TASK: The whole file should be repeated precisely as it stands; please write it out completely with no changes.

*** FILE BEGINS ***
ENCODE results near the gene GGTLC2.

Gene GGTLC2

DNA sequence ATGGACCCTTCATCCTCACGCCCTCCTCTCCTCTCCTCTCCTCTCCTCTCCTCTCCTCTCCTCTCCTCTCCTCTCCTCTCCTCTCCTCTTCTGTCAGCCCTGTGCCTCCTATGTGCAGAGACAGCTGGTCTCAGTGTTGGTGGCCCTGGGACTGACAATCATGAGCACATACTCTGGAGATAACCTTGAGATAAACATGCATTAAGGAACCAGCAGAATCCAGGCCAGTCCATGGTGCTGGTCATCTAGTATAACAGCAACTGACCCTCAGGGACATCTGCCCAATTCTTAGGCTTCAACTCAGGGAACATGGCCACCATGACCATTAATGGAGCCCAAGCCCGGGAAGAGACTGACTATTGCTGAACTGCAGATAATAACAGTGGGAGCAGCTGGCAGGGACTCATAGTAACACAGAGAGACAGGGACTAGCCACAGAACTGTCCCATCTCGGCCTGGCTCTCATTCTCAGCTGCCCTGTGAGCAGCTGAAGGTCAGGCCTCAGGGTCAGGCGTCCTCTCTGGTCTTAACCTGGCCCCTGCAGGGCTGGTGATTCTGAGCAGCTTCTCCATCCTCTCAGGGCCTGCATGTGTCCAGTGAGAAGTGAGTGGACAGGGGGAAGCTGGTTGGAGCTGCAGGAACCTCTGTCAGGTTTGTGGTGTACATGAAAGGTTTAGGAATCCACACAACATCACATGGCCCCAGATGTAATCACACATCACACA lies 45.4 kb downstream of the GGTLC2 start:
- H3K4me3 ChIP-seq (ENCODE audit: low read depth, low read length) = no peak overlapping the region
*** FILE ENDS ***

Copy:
ENCODE results near the gene GGTLC2.

Gene GGTLC2

DNA sequence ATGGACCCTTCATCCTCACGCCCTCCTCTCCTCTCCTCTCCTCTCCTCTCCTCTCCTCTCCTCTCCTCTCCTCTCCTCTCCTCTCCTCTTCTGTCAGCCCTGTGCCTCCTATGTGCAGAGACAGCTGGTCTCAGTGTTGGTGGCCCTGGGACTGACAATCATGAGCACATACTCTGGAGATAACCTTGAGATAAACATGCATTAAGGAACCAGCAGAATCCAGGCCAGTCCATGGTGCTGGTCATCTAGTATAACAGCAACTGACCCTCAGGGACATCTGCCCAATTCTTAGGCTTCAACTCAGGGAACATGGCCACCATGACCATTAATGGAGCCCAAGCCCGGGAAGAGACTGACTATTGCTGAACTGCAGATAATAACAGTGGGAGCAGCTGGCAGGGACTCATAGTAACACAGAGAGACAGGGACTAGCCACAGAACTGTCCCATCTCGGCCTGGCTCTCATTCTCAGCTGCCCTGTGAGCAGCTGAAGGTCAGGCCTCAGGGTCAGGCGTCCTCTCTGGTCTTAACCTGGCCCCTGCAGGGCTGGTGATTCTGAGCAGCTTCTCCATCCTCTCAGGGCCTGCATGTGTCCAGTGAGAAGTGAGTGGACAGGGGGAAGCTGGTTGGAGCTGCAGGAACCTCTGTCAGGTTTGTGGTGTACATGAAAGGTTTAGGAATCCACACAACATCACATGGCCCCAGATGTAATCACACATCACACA lies 45.4 kb downstream of the GGTLC2 start:
- H3K4me3 ChIP-seq (ENCODE audit: low read depth, low read length) = no peak overlapping the region